A light rain arrived before daylight and continued through yesterday morning, 0.12”, not much, but enough to brighten-up the grass while the girls fed and I fixed fence around the bull pen, trapping the last of the bulls at large for the past week in the riparian along Dry Creek—beyond which our replacement heifers selected for Wagyu bulls are only a narrow pasture away—all the usual testosterone tension and shenanigans that’s hard on fences as the calendars in their bullheads suggest re-establishing the pecking order before it’s time to go to work on December 1st. We will acquiesce, as we did last year, choosing to put them to work a little early rather than fix fence until our target date.
A decade or so ago at the Visalia Livestock Market ‘Off the Grass Sale’, I was admiring some Angus eight-weight steer calves in the ring that belonged to Art Tarbell, perhaps the best calves offered that day. Retired as the local brand inspector, I’d known Art all my life, a kind and honest man. I asked him when he put his bulls out, suspecting that his calves might be a little older than ours. He chuckled saying, “Oh, they sorta put themselves out!”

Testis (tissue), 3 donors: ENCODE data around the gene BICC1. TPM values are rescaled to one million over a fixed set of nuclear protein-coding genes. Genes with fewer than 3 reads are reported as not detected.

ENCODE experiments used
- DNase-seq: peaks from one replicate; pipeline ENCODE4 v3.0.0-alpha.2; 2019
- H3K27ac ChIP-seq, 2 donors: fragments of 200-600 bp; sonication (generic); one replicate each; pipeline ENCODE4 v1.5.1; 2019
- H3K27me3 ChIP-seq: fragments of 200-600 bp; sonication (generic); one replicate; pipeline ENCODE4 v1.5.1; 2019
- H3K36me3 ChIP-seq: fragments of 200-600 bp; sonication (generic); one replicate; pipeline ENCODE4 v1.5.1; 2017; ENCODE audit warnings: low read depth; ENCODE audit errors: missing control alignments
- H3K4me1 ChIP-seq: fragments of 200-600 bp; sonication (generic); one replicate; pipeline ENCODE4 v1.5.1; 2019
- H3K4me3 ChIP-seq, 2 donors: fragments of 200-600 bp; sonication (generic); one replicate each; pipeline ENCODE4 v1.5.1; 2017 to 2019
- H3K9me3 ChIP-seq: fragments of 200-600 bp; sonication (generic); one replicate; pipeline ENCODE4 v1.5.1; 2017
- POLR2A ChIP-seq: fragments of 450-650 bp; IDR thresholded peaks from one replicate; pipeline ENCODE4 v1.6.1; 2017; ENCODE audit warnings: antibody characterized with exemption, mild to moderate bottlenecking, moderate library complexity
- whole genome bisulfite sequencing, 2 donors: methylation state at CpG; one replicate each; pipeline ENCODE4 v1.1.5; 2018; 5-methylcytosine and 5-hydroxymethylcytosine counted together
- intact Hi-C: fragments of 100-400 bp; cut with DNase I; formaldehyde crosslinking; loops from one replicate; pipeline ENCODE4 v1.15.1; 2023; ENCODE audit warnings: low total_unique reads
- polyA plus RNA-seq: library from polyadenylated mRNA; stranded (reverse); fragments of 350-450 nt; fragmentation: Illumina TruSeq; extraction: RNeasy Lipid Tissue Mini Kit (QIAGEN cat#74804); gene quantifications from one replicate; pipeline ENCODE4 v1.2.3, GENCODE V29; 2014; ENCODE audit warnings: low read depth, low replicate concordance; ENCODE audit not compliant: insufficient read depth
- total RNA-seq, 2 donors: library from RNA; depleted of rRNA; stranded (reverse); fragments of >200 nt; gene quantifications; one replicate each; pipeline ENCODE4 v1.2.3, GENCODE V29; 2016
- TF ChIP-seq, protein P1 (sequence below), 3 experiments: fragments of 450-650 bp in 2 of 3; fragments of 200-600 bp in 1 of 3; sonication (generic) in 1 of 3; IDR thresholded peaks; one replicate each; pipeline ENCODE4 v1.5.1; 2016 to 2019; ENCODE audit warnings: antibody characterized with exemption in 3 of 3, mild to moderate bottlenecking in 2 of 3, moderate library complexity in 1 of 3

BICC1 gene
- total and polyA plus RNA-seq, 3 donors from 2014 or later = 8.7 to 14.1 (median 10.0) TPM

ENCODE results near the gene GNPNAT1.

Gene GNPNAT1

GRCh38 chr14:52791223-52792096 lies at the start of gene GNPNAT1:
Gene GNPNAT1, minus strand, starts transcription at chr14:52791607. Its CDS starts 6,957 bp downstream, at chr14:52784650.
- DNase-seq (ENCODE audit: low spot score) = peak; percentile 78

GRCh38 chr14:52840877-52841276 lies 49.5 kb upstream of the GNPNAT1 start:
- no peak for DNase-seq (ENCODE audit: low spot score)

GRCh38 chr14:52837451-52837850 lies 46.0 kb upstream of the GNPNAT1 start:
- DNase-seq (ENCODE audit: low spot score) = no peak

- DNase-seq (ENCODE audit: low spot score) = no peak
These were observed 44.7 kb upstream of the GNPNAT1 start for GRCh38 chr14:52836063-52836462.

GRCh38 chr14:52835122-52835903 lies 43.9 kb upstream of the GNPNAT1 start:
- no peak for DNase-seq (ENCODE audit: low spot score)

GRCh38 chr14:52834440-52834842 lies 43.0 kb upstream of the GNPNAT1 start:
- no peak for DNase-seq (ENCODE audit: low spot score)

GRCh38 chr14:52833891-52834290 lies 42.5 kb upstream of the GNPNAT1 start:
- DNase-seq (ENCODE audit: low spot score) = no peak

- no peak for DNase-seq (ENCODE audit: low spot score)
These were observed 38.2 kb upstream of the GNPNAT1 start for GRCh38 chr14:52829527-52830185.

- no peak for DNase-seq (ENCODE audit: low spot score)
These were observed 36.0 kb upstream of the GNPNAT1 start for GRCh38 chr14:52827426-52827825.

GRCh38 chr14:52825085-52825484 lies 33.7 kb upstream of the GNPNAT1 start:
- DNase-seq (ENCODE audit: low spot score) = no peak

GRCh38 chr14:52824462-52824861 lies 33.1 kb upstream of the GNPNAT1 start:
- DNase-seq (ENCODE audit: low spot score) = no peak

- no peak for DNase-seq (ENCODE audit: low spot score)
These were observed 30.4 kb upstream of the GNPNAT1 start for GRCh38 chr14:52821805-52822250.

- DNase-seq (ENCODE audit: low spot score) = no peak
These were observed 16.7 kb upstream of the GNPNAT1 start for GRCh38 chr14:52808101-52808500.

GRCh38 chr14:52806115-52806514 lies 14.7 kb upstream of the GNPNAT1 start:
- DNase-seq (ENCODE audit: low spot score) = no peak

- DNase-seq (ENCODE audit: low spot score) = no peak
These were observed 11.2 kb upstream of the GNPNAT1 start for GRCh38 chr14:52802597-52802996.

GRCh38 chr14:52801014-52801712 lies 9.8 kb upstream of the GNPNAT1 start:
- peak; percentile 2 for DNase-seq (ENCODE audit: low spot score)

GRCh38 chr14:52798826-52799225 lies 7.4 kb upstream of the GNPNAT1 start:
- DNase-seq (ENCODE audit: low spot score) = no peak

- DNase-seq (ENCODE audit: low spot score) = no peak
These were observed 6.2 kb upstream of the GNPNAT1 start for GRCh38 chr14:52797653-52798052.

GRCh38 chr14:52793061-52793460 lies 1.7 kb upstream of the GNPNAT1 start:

So much for trying to manage bulls by the numbers.
More rain has begun to appear from several sources in the forecast for Friday and Sunday after Thanksgiving, no gulleywashers, but hope for a little more moisture to add to our meager 1.50” so far this season. Our own unscientific forecast has storms arriving Sunday through Tuesday, close enough and reassuring. Nothing I’ve seen or read indicates that this will be anything but another dry year for the southern two-thirds of California and the United States.
More disturbing news from Daniel Swain’s ‘The California Weather Blog’ http://weatherwest.com/archives/author/thunder: “Over the past few weeks, a truly extraordinary “heat wave” has been taking place at a time of year when temperatures should be plummeting to bitterly cold values after the onset of “Polar Night.” Near the North Pole, surface temperatures have been at or near the freezing point for an extended period of time–around 35 degrees F above average, and not cold enough to allow for the formation of sea ice. This extreme warmth, combined with unusual wind patterns, have combined to produce record-low sea ice extent across much of the Arctic Ocean basin. In fact, (apparently) for the first time in the observational record, significant multi-day sea ice losses have occurred during the peak freeze-up season. Meanwhile, in Northern Siberia, extreme cold and incredibly deep snowfalls have been observed–itself likely a consequence of the lack of sea ice to the North. This has led to a rather incredible atmospheric setup where actual temperatures currently increase as one goes north from Eurasia to the North Pole.”
That’s the latest, we gird our loins, but ever thankful for what we have.